WWF discusses Aquaculture Impacts
18 April 2008
WWF discusses Aquaculture Impacts as part of worldwide dialogue
On Thursday and Friday of this week Aquaculture New Zealand is hosting the New Zealand round of the WWF Aquaculture Dialogues.
Initiated in 2004, the WWF Aquaculture Dialogues have been have been held throughout the world. Involving a wide range of stakeholders within each country’s industry they have sought to establish a set of standards that can be used at a future date as the basis of an environmental certification programme.
Aquaculture is the fastest growing food production system in the world as the need for readily available protein food sources increases in tandem with the earth’s growing population. As the industry grows there is a need to ensure the growth is managed positively and sustainably.
WWF has undertaken to develop through consultation an international consensus on the management of the key environmental, economic and social impacts of the industry throughout the world.
Recognised as a world player in the farming of shellfish it is New Zealand’s turn to contribute to the development of these standards. Over the two days an invited group of stakeholders, with the guidance of WWF International, will identify the impacts of the industry. The output of the dialogues will be then made available for comment.
It is an iterative process to ensure the identified impacts reflect the actual occurrence within the New Zealand environment. It is only when the true nature of the impacts are identified can a series of relevant standards be formulated.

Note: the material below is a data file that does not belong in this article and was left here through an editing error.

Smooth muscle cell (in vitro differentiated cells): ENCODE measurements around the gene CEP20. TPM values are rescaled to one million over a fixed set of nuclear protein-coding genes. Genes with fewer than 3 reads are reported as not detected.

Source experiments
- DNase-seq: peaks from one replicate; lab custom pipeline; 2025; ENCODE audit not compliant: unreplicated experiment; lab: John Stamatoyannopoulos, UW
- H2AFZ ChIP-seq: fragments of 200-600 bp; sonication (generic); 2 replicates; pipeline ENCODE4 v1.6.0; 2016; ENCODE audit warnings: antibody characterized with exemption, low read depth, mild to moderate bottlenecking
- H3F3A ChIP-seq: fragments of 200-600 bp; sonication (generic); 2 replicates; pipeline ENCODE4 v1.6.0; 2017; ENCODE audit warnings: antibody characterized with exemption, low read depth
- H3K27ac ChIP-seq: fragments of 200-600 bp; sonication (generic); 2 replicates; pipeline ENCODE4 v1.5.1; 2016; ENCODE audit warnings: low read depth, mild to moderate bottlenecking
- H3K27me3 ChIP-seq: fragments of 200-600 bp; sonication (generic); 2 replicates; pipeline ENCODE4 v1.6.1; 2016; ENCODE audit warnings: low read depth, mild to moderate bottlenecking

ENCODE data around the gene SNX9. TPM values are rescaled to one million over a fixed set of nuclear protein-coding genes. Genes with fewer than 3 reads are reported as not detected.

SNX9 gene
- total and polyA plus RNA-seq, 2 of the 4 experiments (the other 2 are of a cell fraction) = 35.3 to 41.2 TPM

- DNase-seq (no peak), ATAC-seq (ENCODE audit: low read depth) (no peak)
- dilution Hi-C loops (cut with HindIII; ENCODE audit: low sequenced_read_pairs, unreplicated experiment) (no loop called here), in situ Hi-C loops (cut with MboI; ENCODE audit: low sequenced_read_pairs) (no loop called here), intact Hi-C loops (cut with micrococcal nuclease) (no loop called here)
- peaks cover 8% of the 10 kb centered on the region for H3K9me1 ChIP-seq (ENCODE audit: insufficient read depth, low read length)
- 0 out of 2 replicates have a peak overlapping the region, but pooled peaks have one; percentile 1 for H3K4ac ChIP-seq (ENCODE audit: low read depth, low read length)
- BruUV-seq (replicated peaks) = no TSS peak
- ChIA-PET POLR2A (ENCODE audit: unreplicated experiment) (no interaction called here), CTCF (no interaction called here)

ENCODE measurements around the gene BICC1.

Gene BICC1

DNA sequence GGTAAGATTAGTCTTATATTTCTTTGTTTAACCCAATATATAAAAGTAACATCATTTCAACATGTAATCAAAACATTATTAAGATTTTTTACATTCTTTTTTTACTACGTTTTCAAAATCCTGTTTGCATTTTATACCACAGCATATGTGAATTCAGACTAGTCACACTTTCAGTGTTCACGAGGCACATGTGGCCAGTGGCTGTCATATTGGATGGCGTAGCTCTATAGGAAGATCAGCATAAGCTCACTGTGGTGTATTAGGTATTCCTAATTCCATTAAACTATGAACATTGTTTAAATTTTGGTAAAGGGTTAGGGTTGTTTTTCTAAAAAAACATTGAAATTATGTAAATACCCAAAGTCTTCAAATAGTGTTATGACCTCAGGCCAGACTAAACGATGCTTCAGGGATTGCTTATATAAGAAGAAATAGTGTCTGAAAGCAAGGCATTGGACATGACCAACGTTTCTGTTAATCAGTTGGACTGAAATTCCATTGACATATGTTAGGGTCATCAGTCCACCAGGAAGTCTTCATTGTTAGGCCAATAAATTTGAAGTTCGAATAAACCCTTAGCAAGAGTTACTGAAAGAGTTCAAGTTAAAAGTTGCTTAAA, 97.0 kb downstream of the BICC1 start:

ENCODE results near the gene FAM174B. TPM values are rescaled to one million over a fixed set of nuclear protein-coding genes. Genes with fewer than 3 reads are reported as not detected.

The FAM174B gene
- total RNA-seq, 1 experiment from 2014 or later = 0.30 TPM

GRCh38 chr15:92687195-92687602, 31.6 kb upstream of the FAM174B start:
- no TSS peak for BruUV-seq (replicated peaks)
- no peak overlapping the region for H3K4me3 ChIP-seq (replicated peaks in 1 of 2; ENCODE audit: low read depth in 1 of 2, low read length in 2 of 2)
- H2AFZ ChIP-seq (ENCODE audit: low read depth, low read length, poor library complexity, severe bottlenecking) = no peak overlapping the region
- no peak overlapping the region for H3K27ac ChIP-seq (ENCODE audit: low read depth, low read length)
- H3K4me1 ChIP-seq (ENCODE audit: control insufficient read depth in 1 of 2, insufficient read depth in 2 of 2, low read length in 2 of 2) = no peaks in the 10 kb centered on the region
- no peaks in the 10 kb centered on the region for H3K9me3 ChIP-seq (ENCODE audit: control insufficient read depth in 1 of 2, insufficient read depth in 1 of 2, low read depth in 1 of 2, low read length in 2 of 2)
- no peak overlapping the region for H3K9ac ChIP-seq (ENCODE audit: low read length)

“This process is by no means a ‘quick-fix’. It has to stand the test of time and be applied internationally. It is essential once the initial steering group has delivered its first round of findings the industry is invited to, and takes part”, said Mike Burrell, Aquaculture New Zealand Chief Executive.
“It is in New Zealand’s interest to play a role in the dialogue process. We as an industry pride ourselves on the sustainability and quality of our product. Through this process the industry will gain recognition for its products in the global market through internationally accepted standards.
“Playing a role in the development of an accepted international eco-standard is in the industry’s best interest even if we believe we set the standard now. Export markets and consumers are beginning to demand assurances the products they choose have been produced in an environmentally and economically sustainable manner. Being part of the Dialogues will allow us to play an informed role in the delivery of the outcome”, concluded Mr Burrell.